The California Franchise Tax Board has voted unanimously to permanently offer a program allowing some low-income residents to file government-prepared tax returns, despite opposition from tax preparation software companies.
Earlier this year, legislation to make the ReadyReturn program permanent died in the Legislature and opponents of the program -- including hose who believe it is a conflict of interest for the state to prepare a return and collect money owed -- are questioning whether the board has the legal authority to move forward.
Incoming state controller John Chiang, whose campaign was closely watched by manufacturers of tax prep software, voted for returning the program from his current seat on the board, and said that the board can find the money to fund the program from its existing budget.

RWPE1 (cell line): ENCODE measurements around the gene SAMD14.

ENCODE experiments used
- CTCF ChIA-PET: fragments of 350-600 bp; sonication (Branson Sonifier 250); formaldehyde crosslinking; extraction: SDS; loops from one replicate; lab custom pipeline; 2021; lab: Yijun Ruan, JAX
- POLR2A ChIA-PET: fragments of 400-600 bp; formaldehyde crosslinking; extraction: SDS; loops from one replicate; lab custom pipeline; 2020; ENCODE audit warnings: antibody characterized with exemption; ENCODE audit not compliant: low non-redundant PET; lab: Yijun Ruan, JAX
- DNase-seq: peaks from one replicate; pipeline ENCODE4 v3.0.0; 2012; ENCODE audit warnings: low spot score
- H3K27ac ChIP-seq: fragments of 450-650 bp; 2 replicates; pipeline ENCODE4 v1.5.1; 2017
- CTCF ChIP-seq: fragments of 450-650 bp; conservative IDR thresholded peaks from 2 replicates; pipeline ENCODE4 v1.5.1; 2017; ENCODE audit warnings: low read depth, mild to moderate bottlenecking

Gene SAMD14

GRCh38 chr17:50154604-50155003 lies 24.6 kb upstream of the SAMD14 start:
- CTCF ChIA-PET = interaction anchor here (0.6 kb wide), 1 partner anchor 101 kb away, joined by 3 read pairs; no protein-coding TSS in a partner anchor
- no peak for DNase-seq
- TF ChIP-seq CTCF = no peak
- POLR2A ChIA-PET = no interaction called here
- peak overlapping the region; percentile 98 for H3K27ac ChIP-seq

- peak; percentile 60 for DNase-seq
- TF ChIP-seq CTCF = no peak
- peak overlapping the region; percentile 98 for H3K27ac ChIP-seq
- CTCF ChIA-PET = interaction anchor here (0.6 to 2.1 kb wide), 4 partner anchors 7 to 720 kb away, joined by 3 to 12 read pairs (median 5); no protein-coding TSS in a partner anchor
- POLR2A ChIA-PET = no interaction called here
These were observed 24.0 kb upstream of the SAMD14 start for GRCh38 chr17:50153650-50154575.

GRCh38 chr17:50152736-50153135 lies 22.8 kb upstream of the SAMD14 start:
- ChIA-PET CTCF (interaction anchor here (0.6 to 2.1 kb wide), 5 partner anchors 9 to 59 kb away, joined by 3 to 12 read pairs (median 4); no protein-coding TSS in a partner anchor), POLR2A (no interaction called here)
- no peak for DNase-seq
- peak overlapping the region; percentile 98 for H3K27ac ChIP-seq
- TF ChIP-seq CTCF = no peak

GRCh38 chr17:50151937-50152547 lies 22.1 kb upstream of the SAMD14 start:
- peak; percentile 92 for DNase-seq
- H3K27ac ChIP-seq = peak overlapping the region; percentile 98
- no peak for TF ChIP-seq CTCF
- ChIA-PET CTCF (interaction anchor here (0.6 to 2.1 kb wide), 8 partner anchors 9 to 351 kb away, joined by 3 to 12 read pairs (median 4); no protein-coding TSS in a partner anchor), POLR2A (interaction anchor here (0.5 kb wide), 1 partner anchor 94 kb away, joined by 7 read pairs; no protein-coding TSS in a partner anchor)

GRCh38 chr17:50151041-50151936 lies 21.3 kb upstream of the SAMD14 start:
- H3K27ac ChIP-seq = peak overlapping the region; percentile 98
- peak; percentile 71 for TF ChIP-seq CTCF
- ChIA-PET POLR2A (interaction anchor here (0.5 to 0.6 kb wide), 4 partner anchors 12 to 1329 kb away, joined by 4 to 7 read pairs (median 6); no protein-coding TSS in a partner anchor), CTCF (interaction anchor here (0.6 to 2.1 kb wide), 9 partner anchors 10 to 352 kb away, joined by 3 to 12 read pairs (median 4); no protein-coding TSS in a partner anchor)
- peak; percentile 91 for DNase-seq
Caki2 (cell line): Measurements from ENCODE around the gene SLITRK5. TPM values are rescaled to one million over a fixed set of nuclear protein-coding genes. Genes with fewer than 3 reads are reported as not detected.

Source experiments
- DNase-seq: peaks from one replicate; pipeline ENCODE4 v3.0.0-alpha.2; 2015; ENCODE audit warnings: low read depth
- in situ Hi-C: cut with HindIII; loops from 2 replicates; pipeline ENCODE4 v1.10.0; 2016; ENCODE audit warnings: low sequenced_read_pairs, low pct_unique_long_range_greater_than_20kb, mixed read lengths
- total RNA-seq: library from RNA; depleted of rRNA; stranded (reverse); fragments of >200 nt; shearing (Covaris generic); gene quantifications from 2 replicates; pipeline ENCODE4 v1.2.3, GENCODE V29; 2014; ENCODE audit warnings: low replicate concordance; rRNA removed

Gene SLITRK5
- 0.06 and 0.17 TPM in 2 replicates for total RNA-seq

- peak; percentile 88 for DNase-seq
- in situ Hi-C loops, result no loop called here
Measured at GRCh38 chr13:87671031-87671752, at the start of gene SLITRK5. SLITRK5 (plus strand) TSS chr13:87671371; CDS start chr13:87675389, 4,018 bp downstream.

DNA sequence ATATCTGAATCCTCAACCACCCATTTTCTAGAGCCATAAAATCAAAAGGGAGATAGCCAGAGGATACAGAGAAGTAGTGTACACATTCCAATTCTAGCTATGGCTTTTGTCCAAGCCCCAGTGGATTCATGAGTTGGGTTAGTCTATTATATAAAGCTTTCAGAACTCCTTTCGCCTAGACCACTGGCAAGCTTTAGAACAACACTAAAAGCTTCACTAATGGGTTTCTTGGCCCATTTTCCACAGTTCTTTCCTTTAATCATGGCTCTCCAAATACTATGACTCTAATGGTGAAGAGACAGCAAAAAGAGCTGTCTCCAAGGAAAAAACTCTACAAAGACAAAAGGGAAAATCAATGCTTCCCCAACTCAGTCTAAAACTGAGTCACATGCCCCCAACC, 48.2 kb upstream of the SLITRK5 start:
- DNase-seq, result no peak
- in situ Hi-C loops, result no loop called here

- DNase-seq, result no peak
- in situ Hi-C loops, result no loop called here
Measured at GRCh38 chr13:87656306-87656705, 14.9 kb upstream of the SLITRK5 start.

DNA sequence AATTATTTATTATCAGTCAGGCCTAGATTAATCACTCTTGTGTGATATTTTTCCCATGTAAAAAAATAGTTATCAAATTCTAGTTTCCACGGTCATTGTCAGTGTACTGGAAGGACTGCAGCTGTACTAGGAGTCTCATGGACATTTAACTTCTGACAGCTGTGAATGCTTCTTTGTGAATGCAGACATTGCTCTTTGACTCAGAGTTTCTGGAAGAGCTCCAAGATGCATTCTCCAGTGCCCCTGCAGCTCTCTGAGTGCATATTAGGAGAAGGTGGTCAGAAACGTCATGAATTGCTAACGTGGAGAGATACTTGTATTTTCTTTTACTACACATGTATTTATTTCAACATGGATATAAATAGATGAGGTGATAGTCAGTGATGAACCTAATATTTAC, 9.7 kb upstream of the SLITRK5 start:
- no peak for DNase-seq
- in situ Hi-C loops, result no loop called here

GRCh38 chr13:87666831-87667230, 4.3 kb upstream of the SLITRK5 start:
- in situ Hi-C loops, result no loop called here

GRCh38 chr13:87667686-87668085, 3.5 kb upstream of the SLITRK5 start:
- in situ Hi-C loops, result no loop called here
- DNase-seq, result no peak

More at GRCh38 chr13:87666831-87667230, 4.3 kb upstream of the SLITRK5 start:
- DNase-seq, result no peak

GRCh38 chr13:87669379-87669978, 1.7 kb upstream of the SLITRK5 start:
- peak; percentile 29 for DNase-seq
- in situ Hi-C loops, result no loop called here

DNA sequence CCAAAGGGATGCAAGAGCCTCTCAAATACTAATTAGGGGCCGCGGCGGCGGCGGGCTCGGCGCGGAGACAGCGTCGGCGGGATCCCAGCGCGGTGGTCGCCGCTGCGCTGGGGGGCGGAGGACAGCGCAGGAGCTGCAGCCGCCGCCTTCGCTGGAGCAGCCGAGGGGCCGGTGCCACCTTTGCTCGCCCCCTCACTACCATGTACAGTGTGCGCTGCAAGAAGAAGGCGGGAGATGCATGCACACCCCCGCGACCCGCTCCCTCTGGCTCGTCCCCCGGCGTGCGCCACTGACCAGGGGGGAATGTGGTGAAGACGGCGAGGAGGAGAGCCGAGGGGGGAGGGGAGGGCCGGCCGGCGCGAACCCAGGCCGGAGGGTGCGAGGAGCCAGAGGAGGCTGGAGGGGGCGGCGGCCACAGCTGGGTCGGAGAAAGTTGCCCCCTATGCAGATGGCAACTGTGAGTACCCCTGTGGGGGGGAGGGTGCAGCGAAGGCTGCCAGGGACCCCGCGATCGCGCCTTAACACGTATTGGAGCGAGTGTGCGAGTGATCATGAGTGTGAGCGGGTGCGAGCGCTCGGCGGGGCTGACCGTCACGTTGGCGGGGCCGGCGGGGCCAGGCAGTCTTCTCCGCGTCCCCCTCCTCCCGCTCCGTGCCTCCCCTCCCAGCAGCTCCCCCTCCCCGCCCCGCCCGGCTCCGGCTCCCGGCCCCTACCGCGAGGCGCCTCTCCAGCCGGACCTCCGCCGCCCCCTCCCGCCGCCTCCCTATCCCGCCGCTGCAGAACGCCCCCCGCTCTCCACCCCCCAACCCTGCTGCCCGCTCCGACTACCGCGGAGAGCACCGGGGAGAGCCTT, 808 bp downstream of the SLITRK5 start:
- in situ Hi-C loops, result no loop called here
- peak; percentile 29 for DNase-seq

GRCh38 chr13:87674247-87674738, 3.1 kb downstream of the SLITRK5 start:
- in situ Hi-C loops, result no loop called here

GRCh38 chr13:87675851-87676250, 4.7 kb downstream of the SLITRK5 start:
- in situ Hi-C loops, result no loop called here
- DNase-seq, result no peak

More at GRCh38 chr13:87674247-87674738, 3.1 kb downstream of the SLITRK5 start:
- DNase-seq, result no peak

ReadyReturn is available to single taxpayers who only have one source of income, claim no dependents and take the standard deduction. About 50,000 taxpayers participated in the pilot program -- 11,000 last filing season -- and the tax board estimates 1 million people are eligible. The state mails taxpayers a completed return based on information from their W-2 form. If taxpayer agrees with the information on the return, they sign it and return it.
No ReadyReturn forms will be used in 2007, but would be available permanently starting in 2008, if the board action holds up.
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